Philip VI of France

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Philip VI (1293 – 22 August 1350), known as the Fortunate (French: le Fortuné[1]) and of Valois, was the King of France from 1328 to his death. He was also Count of Anjou, Maine, and Valois from 1325 to 1328. A member of the Capetian dynasty, he was the son of Charles of Valois (who was the brother of King Charles IV's father Philip IV) and the first King of France from the House of Valois.

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Ascension to the throne

Philip's father, the younger brother of King Philip IV of France, had striven throughout his life to gain a throne for himself, but was never successful. He died in 1325, leaving his eldest son Philip as heir to the counties of Anjou, Maine, and Valois.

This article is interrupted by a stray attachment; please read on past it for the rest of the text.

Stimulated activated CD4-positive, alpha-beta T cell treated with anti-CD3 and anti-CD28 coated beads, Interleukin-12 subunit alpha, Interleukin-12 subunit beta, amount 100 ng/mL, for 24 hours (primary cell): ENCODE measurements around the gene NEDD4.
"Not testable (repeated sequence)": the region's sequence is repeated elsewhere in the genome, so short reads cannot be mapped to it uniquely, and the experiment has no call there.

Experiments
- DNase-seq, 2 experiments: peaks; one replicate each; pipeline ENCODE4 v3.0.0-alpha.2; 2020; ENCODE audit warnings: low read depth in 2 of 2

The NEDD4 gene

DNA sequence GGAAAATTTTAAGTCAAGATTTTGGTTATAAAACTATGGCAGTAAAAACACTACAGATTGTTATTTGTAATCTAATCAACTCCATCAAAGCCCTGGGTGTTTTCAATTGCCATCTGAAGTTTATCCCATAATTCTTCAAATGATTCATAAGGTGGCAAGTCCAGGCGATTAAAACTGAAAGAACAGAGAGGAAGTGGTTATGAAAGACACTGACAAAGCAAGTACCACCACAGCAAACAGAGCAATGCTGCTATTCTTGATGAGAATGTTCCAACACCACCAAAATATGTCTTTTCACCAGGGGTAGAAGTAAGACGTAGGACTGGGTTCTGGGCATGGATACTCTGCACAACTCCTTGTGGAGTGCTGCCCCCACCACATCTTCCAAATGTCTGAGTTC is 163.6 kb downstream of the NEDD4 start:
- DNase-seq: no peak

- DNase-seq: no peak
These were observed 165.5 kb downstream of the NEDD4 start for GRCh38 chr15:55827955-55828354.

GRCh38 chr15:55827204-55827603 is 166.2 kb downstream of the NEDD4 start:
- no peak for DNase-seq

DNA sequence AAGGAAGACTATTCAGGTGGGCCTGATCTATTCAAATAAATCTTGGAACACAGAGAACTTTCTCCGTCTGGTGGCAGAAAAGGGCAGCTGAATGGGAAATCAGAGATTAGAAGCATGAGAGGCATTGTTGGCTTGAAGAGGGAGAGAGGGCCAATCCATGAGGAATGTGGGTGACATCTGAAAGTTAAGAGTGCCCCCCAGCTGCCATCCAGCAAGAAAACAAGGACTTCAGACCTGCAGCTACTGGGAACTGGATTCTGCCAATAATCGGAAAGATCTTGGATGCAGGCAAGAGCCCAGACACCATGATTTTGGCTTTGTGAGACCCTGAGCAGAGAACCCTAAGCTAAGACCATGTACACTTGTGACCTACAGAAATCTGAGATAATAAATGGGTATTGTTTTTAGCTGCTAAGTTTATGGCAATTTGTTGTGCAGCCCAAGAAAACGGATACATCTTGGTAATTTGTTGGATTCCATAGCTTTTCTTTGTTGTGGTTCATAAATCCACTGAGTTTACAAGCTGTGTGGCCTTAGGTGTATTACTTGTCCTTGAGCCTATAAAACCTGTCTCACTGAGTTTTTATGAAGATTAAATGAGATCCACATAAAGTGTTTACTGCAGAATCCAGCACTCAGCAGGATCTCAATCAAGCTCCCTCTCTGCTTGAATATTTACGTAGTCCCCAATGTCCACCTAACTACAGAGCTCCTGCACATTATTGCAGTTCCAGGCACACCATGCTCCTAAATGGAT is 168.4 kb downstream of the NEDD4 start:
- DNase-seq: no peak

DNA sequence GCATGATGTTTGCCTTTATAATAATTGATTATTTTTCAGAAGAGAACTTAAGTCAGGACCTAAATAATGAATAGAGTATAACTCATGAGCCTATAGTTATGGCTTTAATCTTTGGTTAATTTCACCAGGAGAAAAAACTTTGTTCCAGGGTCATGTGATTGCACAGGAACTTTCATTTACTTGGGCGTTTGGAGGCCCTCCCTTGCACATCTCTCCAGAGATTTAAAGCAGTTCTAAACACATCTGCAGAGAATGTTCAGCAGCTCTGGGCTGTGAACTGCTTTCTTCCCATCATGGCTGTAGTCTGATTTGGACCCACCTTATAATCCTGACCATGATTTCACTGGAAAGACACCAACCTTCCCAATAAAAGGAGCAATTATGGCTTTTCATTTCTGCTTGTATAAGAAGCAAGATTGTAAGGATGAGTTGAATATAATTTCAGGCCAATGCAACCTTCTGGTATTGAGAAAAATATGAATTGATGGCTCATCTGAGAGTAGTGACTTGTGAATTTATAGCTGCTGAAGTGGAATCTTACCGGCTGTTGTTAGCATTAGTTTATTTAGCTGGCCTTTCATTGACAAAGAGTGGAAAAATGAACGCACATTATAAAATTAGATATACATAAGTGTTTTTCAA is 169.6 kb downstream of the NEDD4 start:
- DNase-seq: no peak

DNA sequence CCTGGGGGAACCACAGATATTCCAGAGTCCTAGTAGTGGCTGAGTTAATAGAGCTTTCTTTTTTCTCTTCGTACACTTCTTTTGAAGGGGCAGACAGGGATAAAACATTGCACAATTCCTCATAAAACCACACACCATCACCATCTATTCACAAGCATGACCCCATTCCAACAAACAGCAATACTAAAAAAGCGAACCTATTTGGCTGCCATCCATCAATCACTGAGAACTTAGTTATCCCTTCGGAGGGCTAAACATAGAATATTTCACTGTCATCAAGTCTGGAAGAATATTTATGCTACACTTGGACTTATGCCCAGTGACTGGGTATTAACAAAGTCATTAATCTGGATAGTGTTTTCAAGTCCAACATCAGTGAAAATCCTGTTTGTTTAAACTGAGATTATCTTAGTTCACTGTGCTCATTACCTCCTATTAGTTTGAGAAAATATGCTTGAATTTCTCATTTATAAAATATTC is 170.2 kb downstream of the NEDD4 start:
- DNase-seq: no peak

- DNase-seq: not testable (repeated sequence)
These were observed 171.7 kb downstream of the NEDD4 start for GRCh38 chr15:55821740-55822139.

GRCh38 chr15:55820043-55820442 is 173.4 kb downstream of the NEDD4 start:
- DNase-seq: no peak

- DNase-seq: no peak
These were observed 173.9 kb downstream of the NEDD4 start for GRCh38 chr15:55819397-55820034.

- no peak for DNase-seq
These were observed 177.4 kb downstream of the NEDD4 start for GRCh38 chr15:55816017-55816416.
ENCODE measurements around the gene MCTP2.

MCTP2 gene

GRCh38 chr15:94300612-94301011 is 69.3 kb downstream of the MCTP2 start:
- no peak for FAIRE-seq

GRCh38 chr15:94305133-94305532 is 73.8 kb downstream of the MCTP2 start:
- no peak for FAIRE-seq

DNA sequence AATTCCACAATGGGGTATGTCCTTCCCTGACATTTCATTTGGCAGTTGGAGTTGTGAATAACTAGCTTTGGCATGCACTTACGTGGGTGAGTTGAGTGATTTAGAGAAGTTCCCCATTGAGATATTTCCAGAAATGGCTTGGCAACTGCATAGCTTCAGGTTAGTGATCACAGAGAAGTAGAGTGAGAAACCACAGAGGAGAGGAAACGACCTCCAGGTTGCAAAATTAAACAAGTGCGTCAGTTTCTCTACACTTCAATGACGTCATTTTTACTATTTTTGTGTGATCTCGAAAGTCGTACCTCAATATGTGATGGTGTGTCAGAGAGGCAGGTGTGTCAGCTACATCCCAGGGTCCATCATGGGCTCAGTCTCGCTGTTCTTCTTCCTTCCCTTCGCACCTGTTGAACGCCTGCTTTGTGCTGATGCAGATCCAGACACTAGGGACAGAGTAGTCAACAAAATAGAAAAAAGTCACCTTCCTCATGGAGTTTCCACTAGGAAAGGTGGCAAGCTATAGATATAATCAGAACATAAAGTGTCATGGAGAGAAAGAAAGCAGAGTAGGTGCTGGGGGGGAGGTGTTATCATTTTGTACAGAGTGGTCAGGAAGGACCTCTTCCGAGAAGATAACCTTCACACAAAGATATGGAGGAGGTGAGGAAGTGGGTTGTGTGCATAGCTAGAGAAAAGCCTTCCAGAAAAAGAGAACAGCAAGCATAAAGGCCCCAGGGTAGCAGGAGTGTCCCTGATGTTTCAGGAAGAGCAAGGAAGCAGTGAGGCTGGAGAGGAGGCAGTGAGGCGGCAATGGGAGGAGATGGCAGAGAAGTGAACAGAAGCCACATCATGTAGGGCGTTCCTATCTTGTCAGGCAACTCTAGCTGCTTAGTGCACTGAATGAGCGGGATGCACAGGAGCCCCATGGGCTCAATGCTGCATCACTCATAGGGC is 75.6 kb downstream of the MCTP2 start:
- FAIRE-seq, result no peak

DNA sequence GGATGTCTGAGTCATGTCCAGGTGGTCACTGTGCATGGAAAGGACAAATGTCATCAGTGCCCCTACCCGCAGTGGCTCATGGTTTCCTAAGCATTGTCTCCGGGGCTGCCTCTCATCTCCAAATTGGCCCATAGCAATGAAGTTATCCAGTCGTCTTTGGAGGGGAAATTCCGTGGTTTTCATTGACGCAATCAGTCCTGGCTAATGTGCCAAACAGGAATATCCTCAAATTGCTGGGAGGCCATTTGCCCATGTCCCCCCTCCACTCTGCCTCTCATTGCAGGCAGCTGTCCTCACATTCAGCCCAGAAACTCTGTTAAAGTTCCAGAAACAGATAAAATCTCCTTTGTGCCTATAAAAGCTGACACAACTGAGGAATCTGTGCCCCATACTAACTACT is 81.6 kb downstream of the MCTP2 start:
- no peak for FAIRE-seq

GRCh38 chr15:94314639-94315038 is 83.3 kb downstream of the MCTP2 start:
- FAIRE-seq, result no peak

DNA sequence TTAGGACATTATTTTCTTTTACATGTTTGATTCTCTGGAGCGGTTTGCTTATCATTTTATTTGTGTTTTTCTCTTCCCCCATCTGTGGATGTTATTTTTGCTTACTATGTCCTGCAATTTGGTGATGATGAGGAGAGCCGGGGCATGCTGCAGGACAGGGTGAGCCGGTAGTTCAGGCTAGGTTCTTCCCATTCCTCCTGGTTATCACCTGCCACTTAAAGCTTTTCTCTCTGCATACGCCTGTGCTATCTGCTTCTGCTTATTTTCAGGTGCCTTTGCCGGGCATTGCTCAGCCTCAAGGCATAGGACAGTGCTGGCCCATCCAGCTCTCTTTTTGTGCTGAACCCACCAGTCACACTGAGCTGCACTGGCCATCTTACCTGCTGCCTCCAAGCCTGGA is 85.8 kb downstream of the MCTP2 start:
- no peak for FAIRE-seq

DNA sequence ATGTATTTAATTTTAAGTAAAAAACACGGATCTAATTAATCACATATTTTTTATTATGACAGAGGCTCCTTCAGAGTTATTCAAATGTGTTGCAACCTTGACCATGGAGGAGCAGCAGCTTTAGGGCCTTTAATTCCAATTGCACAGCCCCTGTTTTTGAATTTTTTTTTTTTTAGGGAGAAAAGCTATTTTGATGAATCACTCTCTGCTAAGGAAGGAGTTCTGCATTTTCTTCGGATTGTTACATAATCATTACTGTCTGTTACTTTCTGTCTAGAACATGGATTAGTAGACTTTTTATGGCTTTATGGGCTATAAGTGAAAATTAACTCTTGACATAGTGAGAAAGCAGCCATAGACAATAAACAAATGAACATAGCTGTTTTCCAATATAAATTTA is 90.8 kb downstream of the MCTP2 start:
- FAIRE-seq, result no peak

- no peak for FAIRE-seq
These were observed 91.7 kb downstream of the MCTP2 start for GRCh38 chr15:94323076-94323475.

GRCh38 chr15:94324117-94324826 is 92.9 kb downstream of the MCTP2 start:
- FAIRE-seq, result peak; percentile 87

In 1328, Philip's first cousin, King Charles IV, died without an agnatic male descendant; however, at the time of his death his wife was pregnant. Philip was one of the two chief claimants to the throne along with the demands of Dowager Queen Isabella of England, the late King Charles' sister, who claimed the French throne for her young son King Edward III of England. Philip rose to the regency with support of the French magnates, following the pattern set up by Philip V's succession over his niece Joan II of Navarre, and Charles IV's succession over all his nieces, including daughters of Philip V. A century later this pattern became the Salic law, which forbade females and those descended in the female line from succeeding to the throne. After Charles' queen, Jeanne d'Évreux, gave birth to a girl, Philip was crowned as King on 29 May 1328[2] at the Cathedral in Reims. Philip VI was neither the heir nor a descendant of Joan I of Navarre, whose inheritance (the kingdom of Navarre, as well as the counties of Champagne, Troyes, Meaux and Brie) had been in personal union with the crown of France almost 50 years and had long been administered by the same royal machinery (established by Philip IV, the father of French bureaucracy), which administrative resource was inherited by Philip VI. These counties were closely entrenched in the economic and administrative entity of the Royal Domain of France, being located adjacent to Ile-de-France. Philip, however, was not entitled to that inheritance; the rightful heiress was Louis X's surviving daughter, the future Joan II of Navarre, the heir general of Joan I of Navarre. Philip ceded Navarre to Joan II, but regarding the counties in Champagne, they struck a deal: Joan II received vast lands in Normandy (adjacent to her husband's fief in Evreux) in compensation, and Philip got to keep Champagne as part of the Royal Domain.

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